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Metformin and Beyond: Dr. David Sinclair on Learnings Since Lifespan

Harvard geneticist Dr. David Sinclair explores the science of aging, maximizing lifespan, metformin, and more in a Q&A session.

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By Staff Writer
Jovan Mijailovic
Edited by Jovan Mijailovic

Published May 12, 2024.

Dr. david sinclair portrait.

Dr. David Sinclair, a Harvard geneticist, co-founded the journal Aging and chairs InsideTracker's scientific advisory board. His achievements include 35 patents and numerous awards.

In his bestselling book Lifespan: Why We Age and Why We Don’t Have To, he explores the science of growing older and potential interventions. The following Q&A session addresses some of the most pressing questions in this field of research.

Who can benefit from intermittent fasting?

Intermittent fasting may not be suitable for everyone. It's generally inadvisable for:

  • Underweight people
  • Individuals younger than 18
  • Pregnant or breastfeeding women
  • Those with a history of eating disorders

If you have any pre-existing health conditions, especially diabetes, or take medications, consult your doctor before considering this diet.

Dr. Sinclair suggests that for most individuals over 30, eating three times a day might be excessive calorie intake. He points to research on long-lived animals and humans who don't eat constantly.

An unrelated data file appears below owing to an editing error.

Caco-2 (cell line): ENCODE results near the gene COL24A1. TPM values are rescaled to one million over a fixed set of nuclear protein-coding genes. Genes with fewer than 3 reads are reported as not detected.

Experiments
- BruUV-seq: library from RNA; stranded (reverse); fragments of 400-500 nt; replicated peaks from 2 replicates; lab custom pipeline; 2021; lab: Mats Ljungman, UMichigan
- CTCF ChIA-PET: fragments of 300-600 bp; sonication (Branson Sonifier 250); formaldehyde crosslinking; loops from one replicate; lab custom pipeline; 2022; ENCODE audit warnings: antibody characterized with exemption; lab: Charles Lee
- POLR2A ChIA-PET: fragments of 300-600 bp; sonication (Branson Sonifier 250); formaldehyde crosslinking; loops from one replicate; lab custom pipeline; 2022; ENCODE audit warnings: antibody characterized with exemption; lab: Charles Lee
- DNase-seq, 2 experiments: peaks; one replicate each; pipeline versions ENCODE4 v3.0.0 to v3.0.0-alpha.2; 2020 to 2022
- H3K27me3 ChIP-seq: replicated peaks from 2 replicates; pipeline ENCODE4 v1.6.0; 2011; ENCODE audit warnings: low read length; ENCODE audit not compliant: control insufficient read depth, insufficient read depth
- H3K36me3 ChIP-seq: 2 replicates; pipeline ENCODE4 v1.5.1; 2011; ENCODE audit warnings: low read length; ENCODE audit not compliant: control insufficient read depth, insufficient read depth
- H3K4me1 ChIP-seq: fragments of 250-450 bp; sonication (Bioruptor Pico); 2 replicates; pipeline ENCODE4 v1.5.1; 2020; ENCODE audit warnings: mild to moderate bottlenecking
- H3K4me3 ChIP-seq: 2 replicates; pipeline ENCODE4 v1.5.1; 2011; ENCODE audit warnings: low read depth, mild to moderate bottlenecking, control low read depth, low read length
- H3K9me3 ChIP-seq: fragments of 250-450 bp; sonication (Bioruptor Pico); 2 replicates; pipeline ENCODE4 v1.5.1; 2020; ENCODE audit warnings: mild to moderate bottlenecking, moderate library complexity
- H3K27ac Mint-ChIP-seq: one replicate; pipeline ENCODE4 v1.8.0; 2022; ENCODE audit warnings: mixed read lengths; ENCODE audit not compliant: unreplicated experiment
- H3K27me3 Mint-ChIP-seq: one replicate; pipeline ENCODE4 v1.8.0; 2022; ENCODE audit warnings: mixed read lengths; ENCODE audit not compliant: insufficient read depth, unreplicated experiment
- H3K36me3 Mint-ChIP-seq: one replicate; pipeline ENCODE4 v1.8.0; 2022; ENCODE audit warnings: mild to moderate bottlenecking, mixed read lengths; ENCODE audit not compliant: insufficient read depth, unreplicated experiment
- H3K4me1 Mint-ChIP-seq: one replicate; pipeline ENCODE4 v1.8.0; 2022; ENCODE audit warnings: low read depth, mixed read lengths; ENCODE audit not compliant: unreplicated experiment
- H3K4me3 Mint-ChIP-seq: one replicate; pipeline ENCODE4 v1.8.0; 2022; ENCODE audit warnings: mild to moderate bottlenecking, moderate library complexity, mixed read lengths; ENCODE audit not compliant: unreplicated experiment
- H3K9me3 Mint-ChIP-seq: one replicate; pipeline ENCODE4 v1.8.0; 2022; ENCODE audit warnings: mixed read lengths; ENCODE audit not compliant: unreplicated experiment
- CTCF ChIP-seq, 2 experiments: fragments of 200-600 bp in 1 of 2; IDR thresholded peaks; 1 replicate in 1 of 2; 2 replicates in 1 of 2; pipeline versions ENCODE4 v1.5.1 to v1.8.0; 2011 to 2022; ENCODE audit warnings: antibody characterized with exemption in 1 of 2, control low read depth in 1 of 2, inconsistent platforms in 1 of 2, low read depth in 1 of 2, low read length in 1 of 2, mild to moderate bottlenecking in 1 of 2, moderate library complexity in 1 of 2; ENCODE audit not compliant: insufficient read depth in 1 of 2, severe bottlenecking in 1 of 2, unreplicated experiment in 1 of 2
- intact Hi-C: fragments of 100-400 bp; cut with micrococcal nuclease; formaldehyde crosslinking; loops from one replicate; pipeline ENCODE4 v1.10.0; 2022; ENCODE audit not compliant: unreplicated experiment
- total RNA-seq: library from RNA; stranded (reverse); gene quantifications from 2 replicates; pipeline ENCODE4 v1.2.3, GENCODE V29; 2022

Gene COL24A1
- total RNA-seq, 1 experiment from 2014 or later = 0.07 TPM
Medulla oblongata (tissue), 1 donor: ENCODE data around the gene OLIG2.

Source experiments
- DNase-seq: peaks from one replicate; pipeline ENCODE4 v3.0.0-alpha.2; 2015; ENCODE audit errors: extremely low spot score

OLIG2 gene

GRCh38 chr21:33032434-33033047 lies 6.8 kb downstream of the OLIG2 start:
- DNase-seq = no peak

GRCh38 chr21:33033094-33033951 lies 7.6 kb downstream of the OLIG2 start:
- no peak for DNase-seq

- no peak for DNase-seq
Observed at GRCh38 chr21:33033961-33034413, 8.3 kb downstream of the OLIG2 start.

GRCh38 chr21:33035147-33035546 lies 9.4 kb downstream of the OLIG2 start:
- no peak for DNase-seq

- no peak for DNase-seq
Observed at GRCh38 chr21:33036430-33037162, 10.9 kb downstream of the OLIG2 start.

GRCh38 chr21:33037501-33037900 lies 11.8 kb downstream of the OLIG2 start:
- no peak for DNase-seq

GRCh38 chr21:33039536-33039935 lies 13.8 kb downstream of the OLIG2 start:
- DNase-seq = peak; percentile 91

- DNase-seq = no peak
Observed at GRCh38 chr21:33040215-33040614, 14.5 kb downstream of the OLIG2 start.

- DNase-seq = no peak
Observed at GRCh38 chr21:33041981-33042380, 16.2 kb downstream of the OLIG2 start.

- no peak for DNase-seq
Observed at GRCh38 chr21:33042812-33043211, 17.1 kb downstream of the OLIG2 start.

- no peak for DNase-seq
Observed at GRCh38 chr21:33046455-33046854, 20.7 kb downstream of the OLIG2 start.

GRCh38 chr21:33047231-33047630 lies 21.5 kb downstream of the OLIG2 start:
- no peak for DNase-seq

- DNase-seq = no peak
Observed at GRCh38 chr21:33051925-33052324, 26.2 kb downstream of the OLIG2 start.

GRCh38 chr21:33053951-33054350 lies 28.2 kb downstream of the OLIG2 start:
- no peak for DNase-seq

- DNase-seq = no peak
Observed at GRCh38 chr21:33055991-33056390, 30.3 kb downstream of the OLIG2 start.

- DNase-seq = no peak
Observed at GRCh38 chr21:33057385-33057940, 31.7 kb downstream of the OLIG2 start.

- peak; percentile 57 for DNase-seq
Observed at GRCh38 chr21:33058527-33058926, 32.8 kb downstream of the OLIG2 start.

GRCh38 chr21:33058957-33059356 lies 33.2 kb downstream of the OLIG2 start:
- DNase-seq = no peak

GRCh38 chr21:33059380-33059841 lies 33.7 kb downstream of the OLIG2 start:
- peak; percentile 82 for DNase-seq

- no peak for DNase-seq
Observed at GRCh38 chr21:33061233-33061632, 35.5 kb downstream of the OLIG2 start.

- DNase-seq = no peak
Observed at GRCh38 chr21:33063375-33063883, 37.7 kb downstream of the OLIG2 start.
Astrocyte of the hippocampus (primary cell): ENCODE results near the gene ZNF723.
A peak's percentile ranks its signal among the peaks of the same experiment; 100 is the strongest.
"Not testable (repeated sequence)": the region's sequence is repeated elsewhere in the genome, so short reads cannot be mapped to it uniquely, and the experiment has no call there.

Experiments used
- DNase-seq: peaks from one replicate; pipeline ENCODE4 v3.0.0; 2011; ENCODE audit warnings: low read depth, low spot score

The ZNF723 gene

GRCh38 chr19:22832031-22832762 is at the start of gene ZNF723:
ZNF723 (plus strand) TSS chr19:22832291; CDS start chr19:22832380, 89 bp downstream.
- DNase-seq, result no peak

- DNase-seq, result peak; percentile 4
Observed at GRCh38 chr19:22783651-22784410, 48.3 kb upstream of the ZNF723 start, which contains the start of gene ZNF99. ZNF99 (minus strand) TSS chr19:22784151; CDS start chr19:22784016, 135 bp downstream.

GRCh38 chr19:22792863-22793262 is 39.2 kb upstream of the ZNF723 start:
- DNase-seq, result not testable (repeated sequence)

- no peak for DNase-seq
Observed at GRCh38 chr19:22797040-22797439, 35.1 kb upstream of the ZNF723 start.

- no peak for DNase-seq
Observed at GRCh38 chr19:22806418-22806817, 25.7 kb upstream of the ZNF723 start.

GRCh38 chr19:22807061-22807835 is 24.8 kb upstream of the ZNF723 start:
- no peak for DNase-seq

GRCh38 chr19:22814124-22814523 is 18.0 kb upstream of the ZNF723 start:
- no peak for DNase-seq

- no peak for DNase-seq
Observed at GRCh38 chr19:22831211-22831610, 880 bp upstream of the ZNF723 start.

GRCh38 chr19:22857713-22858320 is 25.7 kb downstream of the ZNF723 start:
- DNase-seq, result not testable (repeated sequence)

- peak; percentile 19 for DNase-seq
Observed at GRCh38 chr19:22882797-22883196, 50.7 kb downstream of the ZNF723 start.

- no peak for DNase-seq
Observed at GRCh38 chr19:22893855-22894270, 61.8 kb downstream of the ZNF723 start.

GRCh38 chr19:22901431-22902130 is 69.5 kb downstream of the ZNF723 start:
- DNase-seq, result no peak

Skipping meals and experiencing short-term hunger (15-18 hours) isn't necessarily bad, says Dr. Sinclair, advocating for intermittent fasting.

» Find out more about life expectancy

Which biomarkers should we track for longevity?

Dr. Sinclair emphasizes individual optimization. "That's why I joined InsideTracker—to measure and track how dietary changes impact you," he explains.

Specifically, he focuses on biomarkers like fasting blood sugar, HbA1c, hsCRP, and cortisol to assess blood sugar control and inflammation—all of which you can find in the Ultimate Plan. He also highlights the importance of monitoring for deficiencies in B vitamins, magnesium, and sodium.

He also collaborated with InsideTracker on the InnerAge 2.0 Plan, a biological healthspan metric. The declining albumin levels with age and their potential toxicity contribute to aging," says Dr. Sinclair. He suggests it's the reason why plasmapheresis—removing blood plasma—appears beneficial in animals.

Do supplements affect aging?

Resveratrol—a natural compound in grapes, red wine, cocoa, and blueberries—has shown promise in slowing aging in preclinical studies. Dr. Sinclair suggests it activates SIRT1, a protein that protects cells from damage.

But, he also cautions that this supplement requires proper absorption. You need to take them with food so they can reach sufficient levels in the bloodstream and be effective.

» See what Dr. Han Nao's opinion on synthetic biology and lifespan

Can we participate in endurance events while pursuing longevity?